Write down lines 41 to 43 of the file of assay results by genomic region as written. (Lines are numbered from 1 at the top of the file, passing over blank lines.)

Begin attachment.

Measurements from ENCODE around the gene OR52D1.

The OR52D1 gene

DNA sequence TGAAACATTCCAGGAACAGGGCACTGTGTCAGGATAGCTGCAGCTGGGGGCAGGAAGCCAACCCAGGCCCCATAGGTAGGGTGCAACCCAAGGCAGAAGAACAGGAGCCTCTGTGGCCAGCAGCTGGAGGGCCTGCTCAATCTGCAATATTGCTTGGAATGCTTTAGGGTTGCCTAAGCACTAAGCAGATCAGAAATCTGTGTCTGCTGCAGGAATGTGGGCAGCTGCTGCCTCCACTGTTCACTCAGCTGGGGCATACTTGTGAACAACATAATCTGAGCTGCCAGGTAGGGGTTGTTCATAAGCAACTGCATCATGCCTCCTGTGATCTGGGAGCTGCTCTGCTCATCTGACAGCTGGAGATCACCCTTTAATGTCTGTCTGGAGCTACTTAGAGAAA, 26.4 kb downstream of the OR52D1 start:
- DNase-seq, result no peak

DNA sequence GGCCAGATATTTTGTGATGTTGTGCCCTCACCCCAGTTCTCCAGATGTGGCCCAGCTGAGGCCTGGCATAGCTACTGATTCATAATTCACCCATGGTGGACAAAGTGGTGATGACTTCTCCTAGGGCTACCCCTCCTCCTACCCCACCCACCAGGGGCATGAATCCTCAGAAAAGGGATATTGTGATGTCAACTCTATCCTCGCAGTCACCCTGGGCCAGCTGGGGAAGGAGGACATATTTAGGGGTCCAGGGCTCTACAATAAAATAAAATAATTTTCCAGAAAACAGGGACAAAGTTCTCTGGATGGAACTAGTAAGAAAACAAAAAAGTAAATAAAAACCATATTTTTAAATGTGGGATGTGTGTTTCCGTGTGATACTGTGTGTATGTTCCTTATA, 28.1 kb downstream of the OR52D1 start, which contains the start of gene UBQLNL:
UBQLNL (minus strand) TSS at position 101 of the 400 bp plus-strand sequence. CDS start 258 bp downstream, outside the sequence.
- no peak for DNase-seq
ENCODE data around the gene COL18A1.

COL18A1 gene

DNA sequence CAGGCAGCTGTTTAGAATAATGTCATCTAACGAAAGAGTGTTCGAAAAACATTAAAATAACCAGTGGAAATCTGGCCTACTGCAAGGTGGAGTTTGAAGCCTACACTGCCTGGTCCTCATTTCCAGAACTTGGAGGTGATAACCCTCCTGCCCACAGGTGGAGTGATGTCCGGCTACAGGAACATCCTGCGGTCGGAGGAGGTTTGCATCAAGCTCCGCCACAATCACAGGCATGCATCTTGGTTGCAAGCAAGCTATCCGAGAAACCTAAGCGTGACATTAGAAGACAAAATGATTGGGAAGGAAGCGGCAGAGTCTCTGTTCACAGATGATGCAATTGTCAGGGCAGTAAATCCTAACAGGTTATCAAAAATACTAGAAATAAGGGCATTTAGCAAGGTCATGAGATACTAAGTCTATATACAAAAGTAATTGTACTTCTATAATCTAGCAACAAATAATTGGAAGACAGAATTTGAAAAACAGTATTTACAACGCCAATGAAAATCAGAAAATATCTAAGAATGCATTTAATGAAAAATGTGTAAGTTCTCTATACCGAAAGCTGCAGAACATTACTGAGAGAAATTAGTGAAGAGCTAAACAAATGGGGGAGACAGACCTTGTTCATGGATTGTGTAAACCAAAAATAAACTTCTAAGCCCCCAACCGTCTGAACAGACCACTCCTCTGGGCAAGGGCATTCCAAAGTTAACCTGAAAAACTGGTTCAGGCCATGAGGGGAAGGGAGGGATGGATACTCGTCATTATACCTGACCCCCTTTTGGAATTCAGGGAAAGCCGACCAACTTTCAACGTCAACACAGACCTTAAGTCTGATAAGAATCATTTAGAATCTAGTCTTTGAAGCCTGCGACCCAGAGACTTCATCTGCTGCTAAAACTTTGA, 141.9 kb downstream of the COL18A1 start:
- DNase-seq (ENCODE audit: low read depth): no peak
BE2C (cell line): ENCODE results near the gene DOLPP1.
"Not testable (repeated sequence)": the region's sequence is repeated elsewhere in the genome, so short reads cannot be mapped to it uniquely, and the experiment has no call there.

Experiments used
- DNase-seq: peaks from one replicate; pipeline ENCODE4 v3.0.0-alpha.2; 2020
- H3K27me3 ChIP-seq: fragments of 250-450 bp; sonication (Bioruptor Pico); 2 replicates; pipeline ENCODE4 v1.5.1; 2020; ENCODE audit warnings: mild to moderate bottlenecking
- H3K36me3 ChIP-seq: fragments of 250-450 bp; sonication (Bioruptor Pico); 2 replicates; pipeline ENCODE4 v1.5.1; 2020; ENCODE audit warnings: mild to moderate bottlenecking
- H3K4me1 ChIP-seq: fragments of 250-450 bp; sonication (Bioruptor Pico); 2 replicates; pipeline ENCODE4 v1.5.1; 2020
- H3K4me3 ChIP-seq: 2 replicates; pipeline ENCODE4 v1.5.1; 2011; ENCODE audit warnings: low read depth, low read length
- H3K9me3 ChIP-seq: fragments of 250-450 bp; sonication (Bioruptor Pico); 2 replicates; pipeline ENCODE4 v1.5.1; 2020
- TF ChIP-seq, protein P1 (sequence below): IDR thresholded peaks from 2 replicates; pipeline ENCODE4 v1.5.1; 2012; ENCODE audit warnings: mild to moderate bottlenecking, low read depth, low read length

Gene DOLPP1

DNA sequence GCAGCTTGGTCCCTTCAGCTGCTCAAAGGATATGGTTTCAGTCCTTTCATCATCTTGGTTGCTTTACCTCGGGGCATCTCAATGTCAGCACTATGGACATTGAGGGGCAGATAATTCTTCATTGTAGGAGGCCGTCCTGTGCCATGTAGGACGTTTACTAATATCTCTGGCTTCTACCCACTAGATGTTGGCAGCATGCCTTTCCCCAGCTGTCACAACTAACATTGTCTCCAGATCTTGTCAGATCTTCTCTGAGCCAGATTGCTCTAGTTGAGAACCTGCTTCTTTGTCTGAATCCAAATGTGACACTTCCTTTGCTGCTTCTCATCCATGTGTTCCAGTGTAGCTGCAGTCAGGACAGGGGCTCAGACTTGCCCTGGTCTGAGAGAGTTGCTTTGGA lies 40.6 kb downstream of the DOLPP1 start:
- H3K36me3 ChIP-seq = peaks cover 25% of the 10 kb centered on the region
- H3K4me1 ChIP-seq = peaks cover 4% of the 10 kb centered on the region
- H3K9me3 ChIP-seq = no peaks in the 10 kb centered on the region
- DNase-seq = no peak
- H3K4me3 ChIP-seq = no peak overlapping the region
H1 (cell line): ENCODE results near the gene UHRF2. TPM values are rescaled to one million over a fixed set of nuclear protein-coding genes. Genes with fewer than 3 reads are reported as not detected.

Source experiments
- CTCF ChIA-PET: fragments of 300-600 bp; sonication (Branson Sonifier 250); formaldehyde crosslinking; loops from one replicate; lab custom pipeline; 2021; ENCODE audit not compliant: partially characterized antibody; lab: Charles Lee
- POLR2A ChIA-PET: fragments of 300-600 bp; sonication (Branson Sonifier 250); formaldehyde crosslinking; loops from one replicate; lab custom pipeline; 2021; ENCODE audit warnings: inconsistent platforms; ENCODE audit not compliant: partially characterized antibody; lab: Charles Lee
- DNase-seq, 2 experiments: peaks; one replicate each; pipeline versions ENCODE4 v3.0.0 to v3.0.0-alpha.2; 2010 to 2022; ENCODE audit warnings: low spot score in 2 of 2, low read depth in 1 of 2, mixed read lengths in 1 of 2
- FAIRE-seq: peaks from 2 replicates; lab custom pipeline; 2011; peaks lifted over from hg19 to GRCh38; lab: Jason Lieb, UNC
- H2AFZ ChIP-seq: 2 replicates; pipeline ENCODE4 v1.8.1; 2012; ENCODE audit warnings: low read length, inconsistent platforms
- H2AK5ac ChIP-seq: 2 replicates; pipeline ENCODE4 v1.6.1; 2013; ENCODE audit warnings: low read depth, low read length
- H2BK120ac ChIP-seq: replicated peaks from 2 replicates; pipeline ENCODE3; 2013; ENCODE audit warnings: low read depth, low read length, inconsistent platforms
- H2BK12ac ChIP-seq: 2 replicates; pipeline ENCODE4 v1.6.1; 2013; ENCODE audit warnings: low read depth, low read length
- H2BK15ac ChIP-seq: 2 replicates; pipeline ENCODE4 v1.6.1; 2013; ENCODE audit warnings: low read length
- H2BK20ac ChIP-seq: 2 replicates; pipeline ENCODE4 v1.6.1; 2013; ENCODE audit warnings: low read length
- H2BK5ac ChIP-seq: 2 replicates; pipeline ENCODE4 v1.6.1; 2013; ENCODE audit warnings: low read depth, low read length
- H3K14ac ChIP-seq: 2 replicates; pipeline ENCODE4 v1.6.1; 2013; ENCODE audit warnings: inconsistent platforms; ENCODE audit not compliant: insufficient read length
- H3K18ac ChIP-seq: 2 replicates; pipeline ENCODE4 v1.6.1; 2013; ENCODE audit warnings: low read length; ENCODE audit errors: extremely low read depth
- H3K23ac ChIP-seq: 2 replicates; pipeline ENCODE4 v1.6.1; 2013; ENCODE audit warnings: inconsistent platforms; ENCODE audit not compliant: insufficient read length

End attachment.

- H2BK5ac ChIP-seq: 2 replicates; pipeline ENCODE4 v1.6.1; 2013; ENCODE audit warnings: low read depth, low read length
- H3K14ac ChIP-seq: 2 replicates; pipeline ENCODE4 v1.6.1; 2013; ENCODE audit warnings: inconsistent platforms; ENCODE audit not compliant: insufficient read length
- H3K18ac ChIP-seq: 2 replicates; pipeline ENCODE4 v1.6.1; 2013; ENCODE audit warnings: low read length; ENCODE audit errors: extremely low read depth